Many of us have heard the old adage that the best way to learn something is to teach it. This certainly is the case for many JA-Rocky Mountain volunteers who spend time reviewing and strengthening their own economic and financial management knowledge in order to effectively teach JA programs. And, for university student volunteer Paulina Cisneros, this was particularly true.
“I volunteered at Clayton Partnership School where I taught students about the global marketplace,” said Paulina. “Before I could teach the kids, I had to learn the material myself and brush up on the economics I had learned during my senior year in high school.”
In her second year of college at Johnson & Wales University, Paulina is studying Bakery and Pastry Arts. As a JA volunteer, Paulina was able to supplement her university knowledge with the concepts that she learned through her volunteer service. And, she inspired younger students in the process.
“The most rewarding part of my experience was seeing the excitement on the kids’ faces knowing that someone new came to their class and throughout the day they would learn something different in a fun and interactive way,” said Paulina.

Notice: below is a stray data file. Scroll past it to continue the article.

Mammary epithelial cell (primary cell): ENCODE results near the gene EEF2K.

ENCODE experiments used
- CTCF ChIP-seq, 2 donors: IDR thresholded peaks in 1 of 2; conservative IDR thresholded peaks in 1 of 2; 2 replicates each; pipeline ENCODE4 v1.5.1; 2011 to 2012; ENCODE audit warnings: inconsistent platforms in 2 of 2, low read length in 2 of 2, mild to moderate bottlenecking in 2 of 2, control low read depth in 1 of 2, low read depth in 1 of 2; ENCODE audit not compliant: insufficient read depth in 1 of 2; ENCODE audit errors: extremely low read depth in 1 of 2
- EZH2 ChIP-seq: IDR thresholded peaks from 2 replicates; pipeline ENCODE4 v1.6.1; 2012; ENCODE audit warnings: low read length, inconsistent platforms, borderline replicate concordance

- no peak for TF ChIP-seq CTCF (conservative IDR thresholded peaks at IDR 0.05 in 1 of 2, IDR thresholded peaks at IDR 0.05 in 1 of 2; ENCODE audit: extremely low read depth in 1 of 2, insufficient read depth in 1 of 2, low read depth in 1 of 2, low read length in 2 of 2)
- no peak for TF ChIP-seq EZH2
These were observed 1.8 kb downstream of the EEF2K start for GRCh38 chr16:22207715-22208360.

An increasing number of university students are volunteering to teach JA programs through JA College Connect presented by TIAA. Whether they are connecting with JA through a service learning class at their college or university, or, like Paulina, volunteer on their own, JA is tapping into the energy and enthusiasm of the millennial generation to build a pipeline of future JA advocates.
“I encourage other college students to volunteer and try something new that they never really considered before. It’s a great learning experience for the kids and for you,” said Paulina. “You learn new concepts and what you’re capable of, and it can have a positive impact on kids’ lives.”